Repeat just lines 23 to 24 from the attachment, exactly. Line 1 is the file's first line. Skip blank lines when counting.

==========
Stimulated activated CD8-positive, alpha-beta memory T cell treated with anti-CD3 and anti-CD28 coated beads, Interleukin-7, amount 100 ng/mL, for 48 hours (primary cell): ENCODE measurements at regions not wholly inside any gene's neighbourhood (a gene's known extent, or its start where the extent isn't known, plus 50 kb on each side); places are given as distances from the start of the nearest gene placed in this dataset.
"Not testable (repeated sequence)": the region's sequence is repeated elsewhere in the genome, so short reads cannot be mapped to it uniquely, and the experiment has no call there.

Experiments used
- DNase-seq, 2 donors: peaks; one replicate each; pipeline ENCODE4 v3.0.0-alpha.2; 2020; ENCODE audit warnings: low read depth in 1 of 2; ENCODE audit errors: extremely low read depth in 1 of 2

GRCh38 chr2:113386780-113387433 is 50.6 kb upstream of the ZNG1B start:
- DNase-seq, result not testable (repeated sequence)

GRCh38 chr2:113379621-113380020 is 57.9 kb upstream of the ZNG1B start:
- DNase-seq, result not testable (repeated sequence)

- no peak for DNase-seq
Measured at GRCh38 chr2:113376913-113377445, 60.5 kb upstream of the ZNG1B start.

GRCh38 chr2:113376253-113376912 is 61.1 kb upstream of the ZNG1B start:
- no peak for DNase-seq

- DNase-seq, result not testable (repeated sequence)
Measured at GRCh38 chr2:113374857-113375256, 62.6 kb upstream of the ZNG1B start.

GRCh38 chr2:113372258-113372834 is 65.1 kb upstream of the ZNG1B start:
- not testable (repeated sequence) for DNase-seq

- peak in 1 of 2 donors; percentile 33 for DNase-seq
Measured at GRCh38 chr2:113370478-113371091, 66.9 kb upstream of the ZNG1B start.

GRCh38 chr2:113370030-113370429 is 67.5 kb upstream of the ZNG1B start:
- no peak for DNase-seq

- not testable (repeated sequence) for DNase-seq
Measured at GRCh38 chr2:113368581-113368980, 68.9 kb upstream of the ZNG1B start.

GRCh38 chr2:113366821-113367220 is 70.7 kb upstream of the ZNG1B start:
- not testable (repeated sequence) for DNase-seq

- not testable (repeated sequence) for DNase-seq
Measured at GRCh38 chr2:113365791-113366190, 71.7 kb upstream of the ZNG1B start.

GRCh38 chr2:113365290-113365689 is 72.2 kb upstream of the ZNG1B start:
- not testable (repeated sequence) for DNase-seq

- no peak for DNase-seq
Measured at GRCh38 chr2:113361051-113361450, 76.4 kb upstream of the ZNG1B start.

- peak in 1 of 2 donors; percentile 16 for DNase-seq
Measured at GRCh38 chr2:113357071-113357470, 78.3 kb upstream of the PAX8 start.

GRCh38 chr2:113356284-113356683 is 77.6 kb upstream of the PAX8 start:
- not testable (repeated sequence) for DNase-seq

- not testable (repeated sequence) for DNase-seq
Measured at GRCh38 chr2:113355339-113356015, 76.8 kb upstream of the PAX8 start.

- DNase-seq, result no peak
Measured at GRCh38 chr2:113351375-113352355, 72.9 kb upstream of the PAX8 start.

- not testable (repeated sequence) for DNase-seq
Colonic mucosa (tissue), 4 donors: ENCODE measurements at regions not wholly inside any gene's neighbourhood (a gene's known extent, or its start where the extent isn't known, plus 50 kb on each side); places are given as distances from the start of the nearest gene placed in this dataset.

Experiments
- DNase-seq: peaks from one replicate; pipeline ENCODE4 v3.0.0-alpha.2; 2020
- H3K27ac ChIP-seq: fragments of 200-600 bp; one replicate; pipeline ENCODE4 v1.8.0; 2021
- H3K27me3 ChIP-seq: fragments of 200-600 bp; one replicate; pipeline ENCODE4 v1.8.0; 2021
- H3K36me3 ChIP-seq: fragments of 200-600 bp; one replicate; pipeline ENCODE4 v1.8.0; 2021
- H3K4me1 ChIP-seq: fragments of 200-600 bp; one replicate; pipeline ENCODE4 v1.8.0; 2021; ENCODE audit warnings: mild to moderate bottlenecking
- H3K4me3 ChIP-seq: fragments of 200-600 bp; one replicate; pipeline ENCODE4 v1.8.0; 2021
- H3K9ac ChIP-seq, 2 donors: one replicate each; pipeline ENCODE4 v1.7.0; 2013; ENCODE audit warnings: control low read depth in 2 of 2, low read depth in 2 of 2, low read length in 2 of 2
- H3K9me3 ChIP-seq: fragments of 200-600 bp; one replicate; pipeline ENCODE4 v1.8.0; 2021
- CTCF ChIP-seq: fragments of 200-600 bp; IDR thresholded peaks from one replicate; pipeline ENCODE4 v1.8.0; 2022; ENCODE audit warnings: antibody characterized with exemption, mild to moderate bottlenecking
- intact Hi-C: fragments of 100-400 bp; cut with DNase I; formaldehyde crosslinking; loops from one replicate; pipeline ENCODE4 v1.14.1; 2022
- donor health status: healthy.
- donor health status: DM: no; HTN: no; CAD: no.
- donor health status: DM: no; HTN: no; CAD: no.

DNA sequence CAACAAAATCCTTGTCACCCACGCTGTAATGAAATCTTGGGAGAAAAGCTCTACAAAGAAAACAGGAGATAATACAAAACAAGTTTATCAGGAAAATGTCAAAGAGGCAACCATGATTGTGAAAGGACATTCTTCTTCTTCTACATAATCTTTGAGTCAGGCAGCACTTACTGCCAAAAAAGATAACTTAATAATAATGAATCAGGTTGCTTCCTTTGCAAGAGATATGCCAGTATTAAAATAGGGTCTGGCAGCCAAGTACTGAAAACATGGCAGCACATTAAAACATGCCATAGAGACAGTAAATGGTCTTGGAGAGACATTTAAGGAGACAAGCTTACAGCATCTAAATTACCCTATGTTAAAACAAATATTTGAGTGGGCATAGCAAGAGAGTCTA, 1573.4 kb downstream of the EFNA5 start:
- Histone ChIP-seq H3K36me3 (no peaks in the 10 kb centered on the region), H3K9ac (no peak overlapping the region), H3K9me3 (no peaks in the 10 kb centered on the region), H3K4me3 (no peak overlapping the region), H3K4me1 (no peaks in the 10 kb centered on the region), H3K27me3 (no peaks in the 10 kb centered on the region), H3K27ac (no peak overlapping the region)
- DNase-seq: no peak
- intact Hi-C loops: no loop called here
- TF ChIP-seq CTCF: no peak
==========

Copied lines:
GRCh38 chr2:113366821-113367220 is 70.7 kb upstream of the ZNG1B start:
- not testable (repeated sequence) for DNase-seq